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As gold prices rise, watch out for fake gold bars with tungsten cores, and other scams.

 

Fake gold bar with tungsten core.
Photo: MyFoxNY

As the price of gold begins to inch its way up, a whole new flood of buyers start looking for gold.

(Weird thing…few people buy gold when the price is going down or stagnant. They prefer to buy when the price is higher!)

Anyway, as these occasional or “amateur” buyers start looking for dealers, the counterfeiters come out of hiding.

Counterfeiters operate in a variety of ways, but their most notorious trick is to sell gold bars which are nothing more than a core of tungsten with a pure gold coating or sleeve.

Hang on, you say…just weighing the coin or bar will tell you whether it’s pure gold or not. Right?

Wrong … for the simple reason that tungsten has the same density as gold, down to three decimal points.

This means someone can create a coin or bar with tungsten, and then add a thin layer of 0.999 gold on the exterior.

These bars not only fool amateurs, but have also been known to take down professional dealers.

Here is how the sting works.

First the counterfeiter buys a few one-kilo gold bars from a dealer.

Now they take an exact impression of each bar, including the hallmarks, and identifying numbers.

Next they create tungsten cores and then add a layer of thin layer of gold around them, including those unique markings.

The next step is to sell the fake bars back to the same dealer. They appear to be the same bars, right down to the unique identifier numbers. The seller can even show the original invoice.

The dealer buys them back.

The counterfeiter now has the cash from the dealer, plus all the gold he originally bought, minus the small amount of gold he melted down to cover the tungsten cores.

It’s a pretty sweet deal for the counterfeiter. And the only way a scam like this can be discovered is by drilling into the bar itself. This is something a dealer won’t want to do. So a dealer may then sell those fake bars to you without even knowing they are fake.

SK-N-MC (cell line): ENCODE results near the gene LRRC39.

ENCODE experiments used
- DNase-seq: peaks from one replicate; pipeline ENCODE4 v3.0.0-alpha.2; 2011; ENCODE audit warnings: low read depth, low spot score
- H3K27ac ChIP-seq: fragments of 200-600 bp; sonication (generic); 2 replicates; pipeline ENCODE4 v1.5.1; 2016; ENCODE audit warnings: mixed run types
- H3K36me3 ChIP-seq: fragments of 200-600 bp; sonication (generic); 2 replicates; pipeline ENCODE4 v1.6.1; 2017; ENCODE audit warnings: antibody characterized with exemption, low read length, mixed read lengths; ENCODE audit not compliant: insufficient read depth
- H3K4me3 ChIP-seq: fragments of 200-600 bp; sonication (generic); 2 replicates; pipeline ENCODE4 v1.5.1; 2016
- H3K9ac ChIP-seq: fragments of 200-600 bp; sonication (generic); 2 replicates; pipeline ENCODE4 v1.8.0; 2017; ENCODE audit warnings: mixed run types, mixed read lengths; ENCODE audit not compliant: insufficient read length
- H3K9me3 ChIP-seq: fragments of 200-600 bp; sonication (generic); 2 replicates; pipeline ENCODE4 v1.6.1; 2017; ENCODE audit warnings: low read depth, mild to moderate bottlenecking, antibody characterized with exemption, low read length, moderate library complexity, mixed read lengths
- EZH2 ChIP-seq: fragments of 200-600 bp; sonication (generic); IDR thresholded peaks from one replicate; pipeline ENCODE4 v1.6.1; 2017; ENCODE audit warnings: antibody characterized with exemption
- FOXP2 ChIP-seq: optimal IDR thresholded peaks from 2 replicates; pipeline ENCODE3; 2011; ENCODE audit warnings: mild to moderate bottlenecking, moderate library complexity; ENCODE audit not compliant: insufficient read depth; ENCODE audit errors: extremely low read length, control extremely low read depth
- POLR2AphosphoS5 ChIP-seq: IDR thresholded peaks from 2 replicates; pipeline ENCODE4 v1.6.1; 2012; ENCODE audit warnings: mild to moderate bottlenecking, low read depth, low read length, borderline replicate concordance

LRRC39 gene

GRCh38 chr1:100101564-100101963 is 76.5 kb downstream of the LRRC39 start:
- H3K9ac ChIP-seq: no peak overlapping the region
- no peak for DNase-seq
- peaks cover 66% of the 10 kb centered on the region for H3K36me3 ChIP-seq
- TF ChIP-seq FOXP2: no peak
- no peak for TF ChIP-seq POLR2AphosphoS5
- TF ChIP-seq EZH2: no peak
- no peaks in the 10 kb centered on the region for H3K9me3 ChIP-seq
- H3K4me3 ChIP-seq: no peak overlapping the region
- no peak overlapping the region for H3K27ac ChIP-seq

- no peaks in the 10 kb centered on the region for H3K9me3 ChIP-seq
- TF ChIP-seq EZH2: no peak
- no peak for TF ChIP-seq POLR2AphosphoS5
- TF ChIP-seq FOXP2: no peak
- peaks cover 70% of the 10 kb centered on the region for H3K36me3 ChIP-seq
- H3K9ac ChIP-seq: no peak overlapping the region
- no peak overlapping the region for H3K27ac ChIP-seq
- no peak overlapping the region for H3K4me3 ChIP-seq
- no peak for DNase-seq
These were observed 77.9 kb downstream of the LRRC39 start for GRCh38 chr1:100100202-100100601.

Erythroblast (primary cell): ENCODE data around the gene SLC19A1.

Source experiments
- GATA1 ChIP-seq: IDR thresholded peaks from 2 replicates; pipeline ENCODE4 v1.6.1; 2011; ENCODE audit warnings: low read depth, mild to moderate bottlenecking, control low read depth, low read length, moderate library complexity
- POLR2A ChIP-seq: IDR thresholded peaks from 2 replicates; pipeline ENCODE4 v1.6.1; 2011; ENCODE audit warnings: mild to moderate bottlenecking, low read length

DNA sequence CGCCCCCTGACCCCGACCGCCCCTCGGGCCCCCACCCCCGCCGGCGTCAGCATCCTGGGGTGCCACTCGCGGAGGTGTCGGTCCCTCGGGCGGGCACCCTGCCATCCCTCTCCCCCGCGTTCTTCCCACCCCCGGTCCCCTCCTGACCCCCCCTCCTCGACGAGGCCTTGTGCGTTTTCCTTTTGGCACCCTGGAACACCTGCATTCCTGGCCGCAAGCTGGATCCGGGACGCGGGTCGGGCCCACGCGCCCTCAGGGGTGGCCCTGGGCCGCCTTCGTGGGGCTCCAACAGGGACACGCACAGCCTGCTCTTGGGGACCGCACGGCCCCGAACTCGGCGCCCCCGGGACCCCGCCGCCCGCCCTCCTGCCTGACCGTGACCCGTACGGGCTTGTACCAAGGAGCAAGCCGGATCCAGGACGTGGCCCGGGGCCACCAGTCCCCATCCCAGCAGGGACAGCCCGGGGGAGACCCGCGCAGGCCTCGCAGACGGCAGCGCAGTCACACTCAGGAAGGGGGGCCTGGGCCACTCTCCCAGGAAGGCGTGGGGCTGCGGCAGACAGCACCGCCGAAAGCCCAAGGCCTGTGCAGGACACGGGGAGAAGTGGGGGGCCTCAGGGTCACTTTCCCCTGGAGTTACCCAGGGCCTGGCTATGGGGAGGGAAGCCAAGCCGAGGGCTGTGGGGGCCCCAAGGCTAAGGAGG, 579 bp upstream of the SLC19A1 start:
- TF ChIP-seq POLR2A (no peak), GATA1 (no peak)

Or, he might suspect they are fake, but sell them to you anyway.

This can be a problem for people with deep pockets buying gold bars.

But if you are buying gold coins, you might also have cause for concern. There are plenty of fake coins out there as well.

Years ago, one of the oldest, largest and most experienced wholesalers in the world got stuck with $3.5 million of counterfeit gold coins. They were stung big time.

And back in 2009 thousands of Chinese-made counterfeit coins hit the streets. It is estimated that there are over 1 million fake bullion coins floating around in the U.S. alone.

I’m not trying to scare you or put you off buying gold bullion. Far from it. But I am urging you to be smart and cautious.

And the first step in being smart and protecting yourself against fraud is to buy gold from reputable dealers. In addition, you should specify that you want your bars or coins to have come direct from the mint, in their original packaging, without having passed through any other buyers.

This way you can minimize your risk and protect the value of your bullion holdings.

About the author: DH Kenrick is a student of world economics and a committed gold enthusiast. 

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